The Federal Reserve
System is Born


Federal Reserve Timeline
1913 - 1930


Understanding Charisma and Myth
Charisma and Myth. By Raphael Falco. 2010. London: Continuum. 224 pages. ISBN: 9780826433657 (hard cover).
Reviewed by Daniel Peretti, Indiana University

It is a common enough rhetorical opening to declare that a book explores uncharted territory. Raphael Falco's project in Charisma and Myth is "to explain how certain narratives and certain other forms of discourse are managed charismatically so that the groups sharing and experiencing those discourses are maintained as coherent social units over extended periods of time" (5), an area of intersection which has been unexamined. In Falco's analysis, charisma is transferred from an original, individual authority to a social structure with the aid of a charismatic myth. In other words, the charisma of the individual must be transferred to institutions that can endure beyond the individual, and this is possible through the creation of a myth. Myth thus makes charisma part of a group's quotidian existence and sustains the charismatic movement.
Charisma is the product of group interaction. Here, Falco follows the work of Max Weber. Charisma is what happens when people come together and are stirred toward the same sentiment or action. Furthermore, charisma is symbiotically and dialectically related to myth; the two develop together and support each other. For this to be so, according to Falco, the group's dynamic must exist in a state of mild entropy (he uses the phrase "dissipative structures"), whereby the myths -- which exist in a state of flux as they are reinterpreted by leaders -- are used to support the ongoing authority. This is an important facet of Falco's conception of myth because it informs the examples he uses throughout his book. Early on, he reveals that he places his own study in the context of exploring Malinowski's idea about finding the context of living faith as primary in importance in understanding myth; yet there is little of this in evidence in this book. When he does keep his attention onxt, the book shines: the best examples are his analyses of Milosevic and of the effects that confronting the Japanese population had on the image of Emperor Hirohito after World War II. For Falco, myth becomes an expression not of some sort of truth, but of adherence to charismatic authority. Groups cohere around that authority because of an emotional bond.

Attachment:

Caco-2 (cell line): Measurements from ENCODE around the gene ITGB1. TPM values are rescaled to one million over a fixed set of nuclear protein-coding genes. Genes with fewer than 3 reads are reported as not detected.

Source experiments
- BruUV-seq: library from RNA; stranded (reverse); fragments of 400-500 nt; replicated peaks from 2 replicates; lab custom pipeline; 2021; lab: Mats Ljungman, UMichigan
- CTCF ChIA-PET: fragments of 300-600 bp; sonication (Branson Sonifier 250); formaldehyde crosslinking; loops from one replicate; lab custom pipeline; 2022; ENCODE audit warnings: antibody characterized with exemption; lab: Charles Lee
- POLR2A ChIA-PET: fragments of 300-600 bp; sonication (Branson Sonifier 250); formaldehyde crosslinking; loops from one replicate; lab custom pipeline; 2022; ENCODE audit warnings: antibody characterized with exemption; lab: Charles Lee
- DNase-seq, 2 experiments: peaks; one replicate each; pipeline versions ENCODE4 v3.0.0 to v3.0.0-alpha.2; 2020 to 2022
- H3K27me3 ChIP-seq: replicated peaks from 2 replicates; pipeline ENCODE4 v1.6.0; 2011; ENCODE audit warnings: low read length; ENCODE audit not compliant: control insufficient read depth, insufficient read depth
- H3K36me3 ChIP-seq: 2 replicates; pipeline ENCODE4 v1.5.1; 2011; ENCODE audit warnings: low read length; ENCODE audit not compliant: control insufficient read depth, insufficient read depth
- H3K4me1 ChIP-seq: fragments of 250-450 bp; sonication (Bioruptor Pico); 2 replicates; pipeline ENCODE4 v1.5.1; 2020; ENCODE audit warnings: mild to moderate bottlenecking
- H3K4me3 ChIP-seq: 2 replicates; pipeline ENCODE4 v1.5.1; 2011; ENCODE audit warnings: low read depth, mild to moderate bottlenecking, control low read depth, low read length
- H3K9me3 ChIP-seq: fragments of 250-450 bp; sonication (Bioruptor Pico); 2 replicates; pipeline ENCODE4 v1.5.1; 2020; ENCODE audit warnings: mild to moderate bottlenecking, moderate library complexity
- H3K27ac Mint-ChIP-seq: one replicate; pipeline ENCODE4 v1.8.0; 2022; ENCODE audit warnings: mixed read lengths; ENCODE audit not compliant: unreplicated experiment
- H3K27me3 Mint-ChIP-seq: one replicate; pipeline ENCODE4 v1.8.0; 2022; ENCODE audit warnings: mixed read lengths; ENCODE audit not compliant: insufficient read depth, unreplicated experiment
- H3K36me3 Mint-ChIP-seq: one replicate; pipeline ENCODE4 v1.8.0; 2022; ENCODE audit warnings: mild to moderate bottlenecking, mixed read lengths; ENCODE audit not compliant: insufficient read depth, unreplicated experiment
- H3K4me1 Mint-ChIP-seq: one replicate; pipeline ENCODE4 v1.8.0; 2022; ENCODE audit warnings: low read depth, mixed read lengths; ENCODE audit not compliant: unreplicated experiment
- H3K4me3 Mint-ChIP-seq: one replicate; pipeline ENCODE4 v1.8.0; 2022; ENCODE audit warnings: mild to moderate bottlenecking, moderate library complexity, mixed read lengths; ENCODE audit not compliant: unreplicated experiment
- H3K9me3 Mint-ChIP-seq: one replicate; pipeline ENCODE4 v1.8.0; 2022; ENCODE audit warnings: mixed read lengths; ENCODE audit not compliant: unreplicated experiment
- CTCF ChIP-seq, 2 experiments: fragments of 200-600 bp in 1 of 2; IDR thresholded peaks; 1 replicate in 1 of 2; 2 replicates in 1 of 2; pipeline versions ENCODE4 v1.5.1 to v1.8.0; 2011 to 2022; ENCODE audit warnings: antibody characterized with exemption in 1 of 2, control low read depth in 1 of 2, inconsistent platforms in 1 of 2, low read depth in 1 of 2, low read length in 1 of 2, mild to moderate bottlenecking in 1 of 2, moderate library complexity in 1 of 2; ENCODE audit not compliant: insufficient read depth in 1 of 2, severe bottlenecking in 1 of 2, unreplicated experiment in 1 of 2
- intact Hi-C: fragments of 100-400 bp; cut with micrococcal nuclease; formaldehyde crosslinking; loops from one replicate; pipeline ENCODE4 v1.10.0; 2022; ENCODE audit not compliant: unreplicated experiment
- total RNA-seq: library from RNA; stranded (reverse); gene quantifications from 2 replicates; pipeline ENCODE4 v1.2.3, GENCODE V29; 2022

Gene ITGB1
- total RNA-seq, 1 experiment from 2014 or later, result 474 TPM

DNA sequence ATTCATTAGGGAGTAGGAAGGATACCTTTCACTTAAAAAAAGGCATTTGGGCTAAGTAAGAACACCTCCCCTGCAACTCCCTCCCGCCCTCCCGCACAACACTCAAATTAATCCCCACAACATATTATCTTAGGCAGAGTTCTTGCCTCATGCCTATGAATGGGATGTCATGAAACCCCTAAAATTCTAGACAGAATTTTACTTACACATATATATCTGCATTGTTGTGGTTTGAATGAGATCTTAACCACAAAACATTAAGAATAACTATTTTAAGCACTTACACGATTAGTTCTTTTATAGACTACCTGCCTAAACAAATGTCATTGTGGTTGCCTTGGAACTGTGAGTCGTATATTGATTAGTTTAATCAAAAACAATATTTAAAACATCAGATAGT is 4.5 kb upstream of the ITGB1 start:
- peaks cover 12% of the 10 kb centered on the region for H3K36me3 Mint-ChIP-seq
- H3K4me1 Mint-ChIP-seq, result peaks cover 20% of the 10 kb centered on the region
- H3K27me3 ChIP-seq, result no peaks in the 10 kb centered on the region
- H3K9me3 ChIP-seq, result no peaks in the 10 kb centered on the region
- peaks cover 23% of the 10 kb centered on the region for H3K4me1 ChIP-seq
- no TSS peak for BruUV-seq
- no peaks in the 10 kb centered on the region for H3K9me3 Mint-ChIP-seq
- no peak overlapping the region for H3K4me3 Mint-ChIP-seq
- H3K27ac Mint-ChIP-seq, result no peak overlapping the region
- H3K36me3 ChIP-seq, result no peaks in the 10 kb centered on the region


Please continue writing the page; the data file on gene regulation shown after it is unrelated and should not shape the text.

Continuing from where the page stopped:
Myth has a political context that is of paramount importance to Falco. Folklorists, however, might wish that a more performance-centered perspective had been employed. Performance and charisma seem ideally suited to a joint venture in the understanding of how myth operates in group dynamics. Yet no performance of a myth is ever examined. Likewise, almost no myth is examined, only the abstracted (and barely summarized) myths as used in specific situations, often literary in nature; there are analyses of The Tempest and 1984, for example. These analyses look at the texts themselves rather than at their uses, which is a rather odd inversion of the idea of looking at living myth. These texts, of course, have living contexts: Shakespeare still lives on the stage, and perhaps more importantly, in classrooms, where students are confronted with the texts of the plays in the context of the potentially charismatic teacher.